My Rating System: *OK, **Good, ***Great

A Long Way Gone: Memoirs of a Boy Soldier
by Ishmael Beah
Rating: ***

A Long Way Gone is a book about a boy living in Sierra Leone, who ends up being forced into becoming a soldier after the RUF invasion.

I listened to this book on CD which was read by the author. I'm not even sure what to say about this book. I don't know how a person could endure all the things these people go through. First, you're living happily with your family, then you're running for your lives, then you're forced to become one of these evil people, and finally you're subjected to rehab in order to become a regular part of society again? Beah's experiences made me sick to my stomach and brought me to tears on several occasions. It is so scary to me that people can become such monsters. That there are people out there that really delight in making their fellow human beings miserable. In making them suffer. What a cruel tragedy.

Despite all the horrible things Beah did as a soldier, I am amazed at what he's done to turn his life around. What a great example and source of hope to those who came from similar circumstances. If all you've ever heard about the genocide and turmoil going on in these countries was from the t.v., I suggest you read this book. It's a huge eye opener.

by Kevin Brockmeier
Rating: **

This book was a suggested read from my good buddy, Paul. I mentioned that I'd never read a sci-fi book before and he suggested this one. It looked very intriguing so I gave it a shot.

The Brief History of the Dead is a book about a woman who goes on a research trip to Antarctica for the Coca-Cola company, during which time a pandemic hits Earth. It follows her trip in conjunction with another world where all people go when they die. It is a world very similar to Earth and the dead people stay there until no one is left on Earth that remembers them.

I thought this was a very interesting concept for a book and it was able to keep my attention. The story flip-flopped between the Antarctica trip and the dead-people world and slowly unfolded details that evenly brought both stories together, without making the plot too confusing. Usually when I think of sci-fi my mind fills with images of space aliens or dinosaur invasions. This book was a pleasant surprise and gave me a different view of what is included in the sci-fi genre.

by Adam Carolla
Rating: **+

In case you're unaware, Seth is totally gay for Adam Carolla. You could say he's his man-crush. Seth listens to Carolla's podcast every day and I'm constantly hearing what Adam thinks about this or that or Adam said so and so. I think it's kind of cute. So of course when Seth heard this book was coming out, he PRE-ORDERED it. Now Seth reads a lot, but I've never seen him pre-order anything.

Of course Seth read this as soon as he got it. I'd hear him chuckling almost non-stop while he read. So, because Adam Carolla is Seth's man-crush, and because the cover of the book was so awesome, and because of all the laughter I heard while Seth read, I too read this book.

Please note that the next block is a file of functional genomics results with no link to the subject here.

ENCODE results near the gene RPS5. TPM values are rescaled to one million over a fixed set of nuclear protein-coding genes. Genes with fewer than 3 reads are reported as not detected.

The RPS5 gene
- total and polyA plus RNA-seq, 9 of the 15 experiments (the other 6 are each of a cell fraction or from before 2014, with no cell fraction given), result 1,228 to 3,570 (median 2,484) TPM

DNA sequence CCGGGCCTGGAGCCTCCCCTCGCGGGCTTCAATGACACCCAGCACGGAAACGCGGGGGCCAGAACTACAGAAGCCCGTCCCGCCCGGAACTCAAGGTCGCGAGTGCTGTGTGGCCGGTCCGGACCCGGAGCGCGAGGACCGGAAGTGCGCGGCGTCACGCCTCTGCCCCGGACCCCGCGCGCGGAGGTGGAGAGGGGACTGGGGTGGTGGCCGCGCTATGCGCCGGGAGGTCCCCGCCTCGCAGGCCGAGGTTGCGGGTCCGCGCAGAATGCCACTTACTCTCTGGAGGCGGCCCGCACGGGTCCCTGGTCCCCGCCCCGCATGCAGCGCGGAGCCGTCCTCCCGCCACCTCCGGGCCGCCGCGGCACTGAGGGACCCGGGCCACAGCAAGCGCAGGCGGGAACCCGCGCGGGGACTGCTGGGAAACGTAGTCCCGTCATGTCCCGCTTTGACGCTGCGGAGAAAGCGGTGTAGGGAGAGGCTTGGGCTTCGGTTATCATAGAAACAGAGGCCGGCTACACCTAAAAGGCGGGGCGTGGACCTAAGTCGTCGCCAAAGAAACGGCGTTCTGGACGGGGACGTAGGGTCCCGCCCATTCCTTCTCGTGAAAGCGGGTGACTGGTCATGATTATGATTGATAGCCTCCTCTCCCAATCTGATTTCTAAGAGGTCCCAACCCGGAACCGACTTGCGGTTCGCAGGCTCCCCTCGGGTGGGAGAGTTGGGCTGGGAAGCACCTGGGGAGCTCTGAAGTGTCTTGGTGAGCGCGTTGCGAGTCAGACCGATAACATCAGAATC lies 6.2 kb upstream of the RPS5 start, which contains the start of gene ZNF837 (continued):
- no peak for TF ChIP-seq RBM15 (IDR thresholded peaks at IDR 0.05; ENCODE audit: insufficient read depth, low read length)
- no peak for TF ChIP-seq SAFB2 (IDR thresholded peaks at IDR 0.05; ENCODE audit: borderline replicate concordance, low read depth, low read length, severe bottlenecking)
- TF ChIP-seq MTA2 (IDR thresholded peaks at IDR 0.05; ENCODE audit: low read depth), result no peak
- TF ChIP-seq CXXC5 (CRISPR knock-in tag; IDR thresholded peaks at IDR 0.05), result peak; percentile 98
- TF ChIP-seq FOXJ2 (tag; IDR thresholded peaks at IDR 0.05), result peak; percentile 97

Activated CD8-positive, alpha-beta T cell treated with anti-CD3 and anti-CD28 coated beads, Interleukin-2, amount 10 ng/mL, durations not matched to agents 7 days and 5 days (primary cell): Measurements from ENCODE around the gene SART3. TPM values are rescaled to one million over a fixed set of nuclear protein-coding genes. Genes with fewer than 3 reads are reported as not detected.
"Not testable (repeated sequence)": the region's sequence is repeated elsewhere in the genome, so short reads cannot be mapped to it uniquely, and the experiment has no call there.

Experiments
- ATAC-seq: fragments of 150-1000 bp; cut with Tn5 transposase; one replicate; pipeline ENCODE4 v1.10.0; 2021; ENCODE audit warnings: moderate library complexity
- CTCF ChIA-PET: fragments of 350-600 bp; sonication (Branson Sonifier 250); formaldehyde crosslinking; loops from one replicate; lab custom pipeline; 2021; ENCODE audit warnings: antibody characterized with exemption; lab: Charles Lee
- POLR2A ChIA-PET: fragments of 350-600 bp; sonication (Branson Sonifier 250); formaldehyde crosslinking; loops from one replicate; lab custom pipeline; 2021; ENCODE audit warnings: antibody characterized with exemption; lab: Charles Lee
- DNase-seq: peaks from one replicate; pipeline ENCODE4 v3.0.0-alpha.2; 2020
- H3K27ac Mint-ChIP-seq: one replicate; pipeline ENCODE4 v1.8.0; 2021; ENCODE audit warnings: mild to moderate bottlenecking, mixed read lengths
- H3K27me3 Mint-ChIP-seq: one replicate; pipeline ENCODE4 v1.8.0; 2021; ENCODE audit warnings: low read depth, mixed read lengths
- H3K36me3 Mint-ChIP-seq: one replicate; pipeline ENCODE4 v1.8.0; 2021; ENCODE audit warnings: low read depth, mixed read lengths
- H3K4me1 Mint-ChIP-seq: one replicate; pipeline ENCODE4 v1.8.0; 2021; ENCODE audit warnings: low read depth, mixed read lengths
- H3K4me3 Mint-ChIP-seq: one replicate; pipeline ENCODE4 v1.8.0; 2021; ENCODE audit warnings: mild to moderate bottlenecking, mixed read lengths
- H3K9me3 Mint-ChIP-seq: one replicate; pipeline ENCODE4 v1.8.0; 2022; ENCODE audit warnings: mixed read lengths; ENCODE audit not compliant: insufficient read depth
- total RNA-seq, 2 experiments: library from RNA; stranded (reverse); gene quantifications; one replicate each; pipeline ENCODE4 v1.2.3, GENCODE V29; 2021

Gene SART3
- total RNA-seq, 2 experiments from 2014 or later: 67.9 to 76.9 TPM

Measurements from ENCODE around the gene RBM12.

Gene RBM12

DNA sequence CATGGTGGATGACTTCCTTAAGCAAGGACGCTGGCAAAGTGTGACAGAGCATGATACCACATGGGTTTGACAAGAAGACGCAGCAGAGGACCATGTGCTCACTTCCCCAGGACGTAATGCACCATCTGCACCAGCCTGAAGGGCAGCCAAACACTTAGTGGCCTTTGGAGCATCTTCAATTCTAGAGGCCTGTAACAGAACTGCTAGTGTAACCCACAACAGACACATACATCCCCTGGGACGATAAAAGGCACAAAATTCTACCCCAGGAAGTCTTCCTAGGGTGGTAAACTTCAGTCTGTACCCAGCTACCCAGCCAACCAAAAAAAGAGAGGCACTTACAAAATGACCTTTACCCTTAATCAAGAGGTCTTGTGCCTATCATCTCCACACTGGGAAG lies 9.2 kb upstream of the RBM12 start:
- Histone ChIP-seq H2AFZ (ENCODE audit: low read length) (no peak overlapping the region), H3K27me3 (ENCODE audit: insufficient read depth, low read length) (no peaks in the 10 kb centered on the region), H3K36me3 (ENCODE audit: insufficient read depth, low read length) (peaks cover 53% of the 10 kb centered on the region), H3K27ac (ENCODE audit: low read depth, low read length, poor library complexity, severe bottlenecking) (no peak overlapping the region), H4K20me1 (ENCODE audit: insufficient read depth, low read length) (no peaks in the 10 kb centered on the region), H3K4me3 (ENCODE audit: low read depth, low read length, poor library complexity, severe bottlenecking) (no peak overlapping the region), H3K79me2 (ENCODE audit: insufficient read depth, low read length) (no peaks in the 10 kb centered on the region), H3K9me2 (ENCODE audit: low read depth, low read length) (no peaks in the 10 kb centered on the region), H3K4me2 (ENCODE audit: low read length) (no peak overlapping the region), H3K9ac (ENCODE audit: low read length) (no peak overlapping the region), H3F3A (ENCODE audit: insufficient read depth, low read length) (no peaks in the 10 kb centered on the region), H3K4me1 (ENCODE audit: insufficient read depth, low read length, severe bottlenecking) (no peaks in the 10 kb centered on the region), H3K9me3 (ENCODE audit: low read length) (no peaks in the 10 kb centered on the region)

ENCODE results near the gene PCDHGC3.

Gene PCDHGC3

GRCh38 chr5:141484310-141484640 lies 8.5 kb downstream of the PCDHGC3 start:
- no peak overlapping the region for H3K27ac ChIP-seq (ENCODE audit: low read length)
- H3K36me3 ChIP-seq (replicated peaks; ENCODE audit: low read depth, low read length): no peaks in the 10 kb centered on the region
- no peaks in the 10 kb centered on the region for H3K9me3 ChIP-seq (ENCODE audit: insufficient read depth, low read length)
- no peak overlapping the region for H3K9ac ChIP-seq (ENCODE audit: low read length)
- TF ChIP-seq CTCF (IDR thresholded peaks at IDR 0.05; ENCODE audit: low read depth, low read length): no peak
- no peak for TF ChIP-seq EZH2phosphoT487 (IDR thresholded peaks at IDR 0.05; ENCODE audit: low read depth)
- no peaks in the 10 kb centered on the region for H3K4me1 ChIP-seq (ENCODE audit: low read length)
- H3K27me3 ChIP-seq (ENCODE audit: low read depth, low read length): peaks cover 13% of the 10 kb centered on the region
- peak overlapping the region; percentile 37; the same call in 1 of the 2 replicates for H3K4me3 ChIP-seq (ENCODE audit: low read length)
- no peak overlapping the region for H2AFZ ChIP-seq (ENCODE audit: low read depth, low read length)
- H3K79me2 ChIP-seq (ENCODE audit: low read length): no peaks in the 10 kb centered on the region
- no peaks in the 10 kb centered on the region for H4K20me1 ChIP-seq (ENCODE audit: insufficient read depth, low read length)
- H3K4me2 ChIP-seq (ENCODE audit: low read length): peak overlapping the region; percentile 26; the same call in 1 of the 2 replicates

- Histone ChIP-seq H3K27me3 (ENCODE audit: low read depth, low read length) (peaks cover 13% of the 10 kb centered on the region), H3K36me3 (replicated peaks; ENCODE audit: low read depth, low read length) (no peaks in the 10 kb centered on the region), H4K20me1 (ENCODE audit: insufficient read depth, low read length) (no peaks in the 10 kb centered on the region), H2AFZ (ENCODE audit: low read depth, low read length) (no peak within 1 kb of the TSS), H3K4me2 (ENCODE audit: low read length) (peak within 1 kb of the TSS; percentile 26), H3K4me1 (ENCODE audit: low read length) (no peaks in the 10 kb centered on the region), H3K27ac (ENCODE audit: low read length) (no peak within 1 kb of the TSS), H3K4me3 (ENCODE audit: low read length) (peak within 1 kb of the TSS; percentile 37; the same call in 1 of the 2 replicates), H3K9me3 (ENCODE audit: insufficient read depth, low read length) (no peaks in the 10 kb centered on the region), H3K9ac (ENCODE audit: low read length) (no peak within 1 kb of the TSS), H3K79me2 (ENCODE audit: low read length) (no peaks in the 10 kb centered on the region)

The book is basically a compilation of Adam's views on everything. And I mean everything. Have you ever wondered if he had a stance on toasters or wallet colors? Well he does! Quite frankly I was in awe at all of his seemingly very passionate opinions on all these things. He even has an opinion on how to press the buttons on my microwave so's I don't waste precious time.

This book was a very enjoyable, entertaining read. I too laughed at Adam's many hilarious one-liners. And I'll never get sick of looking at that cover. As a caution, he swears a lot. He gets pretty controversial and doesn't care if he's politically correct. I thought this was funny. You may not. Read at your own risk!

by Mary Roach
Rating: ***

I wasn't sure exactly what this book was about when I picked up the audiobook from the library, but I'd read "Stiff" by Mary Roach and really enjoyed it, so I thought this one had good potential. As usual, I was right!

Packing for Mars is mainly about the NASA space program and all the different things they do to train astronauts and the tests they do in preparation for space missions. Now, that may not sound all that exciting, especially if you're not really into space stuff (like me), but this book was surprisingly really interesting. There are so many things they have to test that you'd never even think about.

This book spans everything from testing g-forces, space potties, and food development. Roach has a great talent for delivering technical and scientific information in an understandable yet, entertaining way without patronizing her readers. As much as I liked "Stiff" (her book about human cadaver uses & history), I liked this one even more. In fact I'm listening to it right now for a second time because Seth wanted to listen to it to. I finally understand what gravity is, how satellites stay in orbit, and how involved space travel really is. This was one of the few audiobooks I've listened to that I was sad when it ended.

If you've ever wanted to learn more about the space program or if you don't, read this book.  One of my top picks from this year.